Tuesday, November 16, 2010

Hope for the Future: Articulate Young People Challenge Homophobia

This story is certainly making the rounds of the internet in the past several days: a 14-year old gay teen, Graeme Taylor, recently defended his teacher Jay McDowell at a school board meeting in Michigan held to discuss the teacher's suspension by local school officials.  McDowell was accused of not respecting the religious views of two students who spoke out in his class against gays and lesbians, one of them wearing a Confederate flag belt-buckle as he did so.  

Alternet is carrying two postings about the story now, one by Alvin McEwen and the other by Julianne Escobedo Shepherd.  HuffPo also has a summary of the story today, and Mary Elizabeth Williams commented on it at Salon yesterday.  I'm struck, in particular, by Williams's observation that the way in which this story (and a video clip of young Graeme Taylor speaking) has gone viral illustrates the power of online technology to transform public opinion.  I'm struck by the hope Williams sees here.

Graeme Taylor's articulate, well-reasoned, and informed defense of his teacher puts the lie to many of the malicious distortions of members of the religious right who continue to insist that teens cannot know that they are gay, and that all teens who imagine they are gay have been recruited and are being manipulated by selfish politicized adult gays--a topic I discussed recently here, when I described what happened to me at America magazine's "In All Things" blog after I challenged such assertions by a Catholic writer named John Stangle.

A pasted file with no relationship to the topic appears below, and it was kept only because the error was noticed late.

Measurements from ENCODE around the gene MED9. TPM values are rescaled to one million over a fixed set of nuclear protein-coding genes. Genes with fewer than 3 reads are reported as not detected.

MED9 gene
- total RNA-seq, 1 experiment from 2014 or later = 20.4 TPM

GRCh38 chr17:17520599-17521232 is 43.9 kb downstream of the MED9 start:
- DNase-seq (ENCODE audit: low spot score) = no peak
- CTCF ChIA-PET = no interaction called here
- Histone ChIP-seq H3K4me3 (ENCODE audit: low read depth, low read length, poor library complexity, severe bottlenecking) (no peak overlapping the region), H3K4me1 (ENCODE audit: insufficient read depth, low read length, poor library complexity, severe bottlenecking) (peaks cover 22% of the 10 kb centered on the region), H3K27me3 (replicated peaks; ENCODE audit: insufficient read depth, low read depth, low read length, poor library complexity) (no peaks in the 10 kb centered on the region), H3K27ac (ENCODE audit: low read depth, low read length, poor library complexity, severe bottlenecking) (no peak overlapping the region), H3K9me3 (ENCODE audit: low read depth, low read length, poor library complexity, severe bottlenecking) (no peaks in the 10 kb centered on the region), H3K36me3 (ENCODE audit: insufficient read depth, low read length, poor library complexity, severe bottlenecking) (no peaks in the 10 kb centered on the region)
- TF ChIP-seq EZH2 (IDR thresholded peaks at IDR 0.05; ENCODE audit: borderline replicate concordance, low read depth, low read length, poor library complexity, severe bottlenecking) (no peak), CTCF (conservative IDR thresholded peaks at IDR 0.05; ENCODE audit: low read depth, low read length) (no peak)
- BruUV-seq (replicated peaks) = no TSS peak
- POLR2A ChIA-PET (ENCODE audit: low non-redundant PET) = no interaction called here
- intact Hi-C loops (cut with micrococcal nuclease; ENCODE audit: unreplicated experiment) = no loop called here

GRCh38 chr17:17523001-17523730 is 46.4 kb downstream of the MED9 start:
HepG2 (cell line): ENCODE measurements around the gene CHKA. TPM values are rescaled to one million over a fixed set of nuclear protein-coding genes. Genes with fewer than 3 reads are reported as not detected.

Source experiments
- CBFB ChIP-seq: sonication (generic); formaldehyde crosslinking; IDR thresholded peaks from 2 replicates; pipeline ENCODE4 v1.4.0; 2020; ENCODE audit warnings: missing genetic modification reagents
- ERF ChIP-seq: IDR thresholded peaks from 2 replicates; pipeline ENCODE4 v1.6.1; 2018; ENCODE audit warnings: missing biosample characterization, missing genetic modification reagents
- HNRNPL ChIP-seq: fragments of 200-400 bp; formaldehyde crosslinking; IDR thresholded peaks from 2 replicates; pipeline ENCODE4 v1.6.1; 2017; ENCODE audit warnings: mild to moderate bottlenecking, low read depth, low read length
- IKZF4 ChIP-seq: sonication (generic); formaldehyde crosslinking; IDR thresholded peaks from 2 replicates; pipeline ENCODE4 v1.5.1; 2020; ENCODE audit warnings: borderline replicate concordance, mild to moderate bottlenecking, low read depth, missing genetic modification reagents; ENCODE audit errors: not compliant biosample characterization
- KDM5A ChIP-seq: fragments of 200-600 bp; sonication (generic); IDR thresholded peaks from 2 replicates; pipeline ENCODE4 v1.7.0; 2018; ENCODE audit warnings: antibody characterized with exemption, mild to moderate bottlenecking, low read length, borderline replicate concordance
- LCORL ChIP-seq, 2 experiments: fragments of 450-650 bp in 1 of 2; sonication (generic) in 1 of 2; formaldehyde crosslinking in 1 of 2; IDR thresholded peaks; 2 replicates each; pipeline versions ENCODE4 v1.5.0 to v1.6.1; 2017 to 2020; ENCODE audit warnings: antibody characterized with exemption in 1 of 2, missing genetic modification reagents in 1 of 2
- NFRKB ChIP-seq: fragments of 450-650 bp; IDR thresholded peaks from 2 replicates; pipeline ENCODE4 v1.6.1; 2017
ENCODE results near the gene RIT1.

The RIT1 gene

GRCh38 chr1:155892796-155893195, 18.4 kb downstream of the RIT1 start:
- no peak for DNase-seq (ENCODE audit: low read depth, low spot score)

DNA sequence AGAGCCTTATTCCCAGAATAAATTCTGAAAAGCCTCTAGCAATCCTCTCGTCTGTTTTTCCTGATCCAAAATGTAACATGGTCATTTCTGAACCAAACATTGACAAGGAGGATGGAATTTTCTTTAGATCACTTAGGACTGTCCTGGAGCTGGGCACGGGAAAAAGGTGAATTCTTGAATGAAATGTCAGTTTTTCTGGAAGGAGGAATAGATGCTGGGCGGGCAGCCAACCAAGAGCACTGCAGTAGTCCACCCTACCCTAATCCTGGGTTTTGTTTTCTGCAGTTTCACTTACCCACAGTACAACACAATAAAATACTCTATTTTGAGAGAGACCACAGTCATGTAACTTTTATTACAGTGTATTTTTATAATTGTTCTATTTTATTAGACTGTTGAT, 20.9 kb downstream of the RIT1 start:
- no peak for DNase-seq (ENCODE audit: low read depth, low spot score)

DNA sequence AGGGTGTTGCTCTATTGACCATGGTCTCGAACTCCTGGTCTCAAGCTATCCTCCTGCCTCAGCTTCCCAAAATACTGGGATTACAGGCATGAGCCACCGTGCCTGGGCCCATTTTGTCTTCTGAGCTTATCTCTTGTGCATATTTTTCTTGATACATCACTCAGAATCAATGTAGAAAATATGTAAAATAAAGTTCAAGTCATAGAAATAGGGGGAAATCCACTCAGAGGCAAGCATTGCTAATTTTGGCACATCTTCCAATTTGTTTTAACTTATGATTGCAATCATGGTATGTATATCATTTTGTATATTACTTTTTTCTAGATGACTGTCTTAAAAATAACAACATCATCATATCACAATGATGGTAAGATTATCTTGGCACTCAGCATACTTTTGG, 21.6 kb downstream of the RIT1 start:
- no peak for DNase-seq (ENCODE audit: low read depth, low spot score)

As in the case of a young man in my own state of Arkansas, Will Phillips (and here), Graeme Taylor's quiet passion and intelligence give me hope for the future.  When voices like these can be heard around the world through online technologies, and can manage to have a hearing amidst the strident cacophony of "faith-based" lies targeting gay and lesbian folks, there is reason to believe that the next generation will find more humane ways to deal with questions of sexual orientation than my generation has found.

I find hope, too, in a powerful editorial the student editors of the school newspaper of Benilde-St. Margaret’s Catholic School in St. Louis Park, Minnesota, wrote recently to critique the choice of Minnesota's Catholic bishops to attack gay marriage through a politically motivated video campaign this fall.  Joshua McElwee tells this story at National Catholic Reporter and reproduces the editorial, which has, unfortunately, now been censored--removed from the school's website.  

Hope in the articulate and justice-oriented voices of many young people today.  Anything but hope in the actions of the school administrators who punished Jay McDowell for pushing back against verbal bullying of gay students, and the officials of Benilde-St. Margaret's Catholic school who chose to censor a student editorial critiquing the homophobia of Catholic leaders of their state.

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